If you’re Greg McGarity, you pretty much know what you’ve got with Fox’ five years in Athens.  The only question left to answer is whether this season represents a floor from which Fox will inspire recruits to come to his program and lead Georgia basketball to bigger and better things, or a ceiling that shows the limit on how much Fox can wring out of the talent he’s able to coax to come play for him. That’s a conclusion you should have already reached by now.  We shouldn’t be reading tweets like the above and nodding our heads in agreement.

There are three possibilities about Fox’ fate.  One, McGarity is waiting to deal with an extension until after the season is over.  (That begs the question why, but roll with me here.)  Two, maybe Fox is gone, but McGarity doesn’t want that news to affect the rest of this season.  And three, McGarity is reluctant to make a decision, and is waiting to see if a decision can be forced upon him by a turn of events, like, say, Georgia shocking the world by winning the SEC Tournament and landing as a high seed in the NCAAs, or the opposite in a two-game flame-out in the SEC and NIT.

I have no idea which is the case.  If it’s the third scenario, what he’s likely to get is something in between, and what he’s likely to do as a result of that is uncertain.  It seems to me that passivity in the form of letting Fox stay without a contract extension likely dooms Fox and the program to more seasons of mediocrity.  But it’s an option that wouldn’t surprise me in the slightest if taken.

The reason I’m playing the pessimist here is because I hear the faint echoes of a decision made by one of McGarity’s predecessors – Vince Dooley’s infamous one-year ultimatum to Ray Goff.  It was a call that served no interests well, other than letting Dooley put off an unpleasant task for a year while hoping for a miracle to let him off the hook.  That’s not good management.  But sitting in limbo is too often the Georgia way.

When it comes to folks behaving badly, this athletic department has no problem cutting them off with alacrity, condemning and decisive all the way. But when it comes to judging how to deal with performance, that’s a whole ‘nother matter. Routinely operating in no man’s land is a sign of lacking confidence in decision-making on an organizational level.  It’s why I marvel at those of you who are so certain that finding a successor to Mark Richt is such a slam dunk.  I don’t say that because I think Richt is the man, come hell or high water.  I just don’t get why some of you fail to see what I see – that the hire of Richt, in the context of how the athletic department has often screwed around with hirings and firings since Joel Eaves’ departure, was a lucky break as much as anything else.  There’s no guarantee they’ll have the same luck the next time.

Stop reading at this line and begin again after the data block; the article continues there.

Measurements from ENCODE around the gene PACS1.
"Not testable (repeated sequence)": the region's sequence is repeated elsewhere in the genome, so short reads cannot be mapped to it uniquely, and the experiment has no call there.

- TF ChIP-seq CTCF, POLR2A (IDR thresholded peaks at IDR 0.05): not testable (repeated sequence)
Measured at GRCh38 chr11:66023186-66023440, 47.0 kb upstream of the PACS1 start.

Filed under Georgia Football

The early signing shuffle

You may have noticed that Mark Richt jumped into the early signing period debate yesterday with some comments that appeared in the AJ-C.  He wasn’t as strident – or as personal –  about the subject as Stanford’s David Shaw.  Rather, it was the conservative Richt, warning about the dangers of opening Pandora’s box:

“I always say ‘Be careful what we ask for’ because I don’t know what that will do to our recruiting calendar. I think there’s some sanity to it right now. I think if everybody plays by the same rules, then it’s good as it is. I’d be afraid to change it. I don’t want to turn the regular season into such a recruiting frenzy that you can’t even coach your team on a weekly basis. I enjoy coaching football, too.

“I think if you moved the signing date up, I think you push more official visits to the football season. Sooner or later, they’ll say ‘We don’t want all these official visits during the season. Why don’t we move them to the summer?’ Then we’ll have official visits in the summer, and no one will get any time away. Not me, not our assistants coaches, not the kids, not the high school coaches, and not the families. Where does it end?

“I think we’ve got a pretty good setup now. No matter what system you use, there’s going to be some bugs in it, and there’s going to be some things you don’t like about it. That’s why I say ‘Be careful what you ask for” because if you do that, what’s going to be the aftermath? That’s what I’m worried about. I can’t even say what it’s going to be, but I’ve got a feeling it will be like ‘Why in the world did we do that?’”

John Infante agrees that there are a lot of moving parts the NCAA has to consider with such a change.

I am not a fan of a football early signing period for the simple reason that right now football sidesteps a lot of problems by signing players to binding NLIs after the coaching carousel has wound down. I do not agree with Shaw that the prospects “always” win release appeals, but the number of requests for release would go up sharply if more coaching turnover after signing is introduced. On the other hand, the emerging trend of assistants remaining in jobs until the next class is signed before leaving or being fired reduces this benefit. It is only a matter of time before a school lets a head coach sign a class, then fires him and tries to enforce the NLI against many or all of those prospects.

And while I’m normally skeptical of college football’s claims that things which work in other sports would not work in football, signing in the middle of the season would be a challenge. An early signing period, especially with the corresponding recruiting changes mentioned by Peal, do little to alleviate the frenzy surrounding the run-in to signing day. Moving it to November, the heart of the college football season, would be a significant disruption.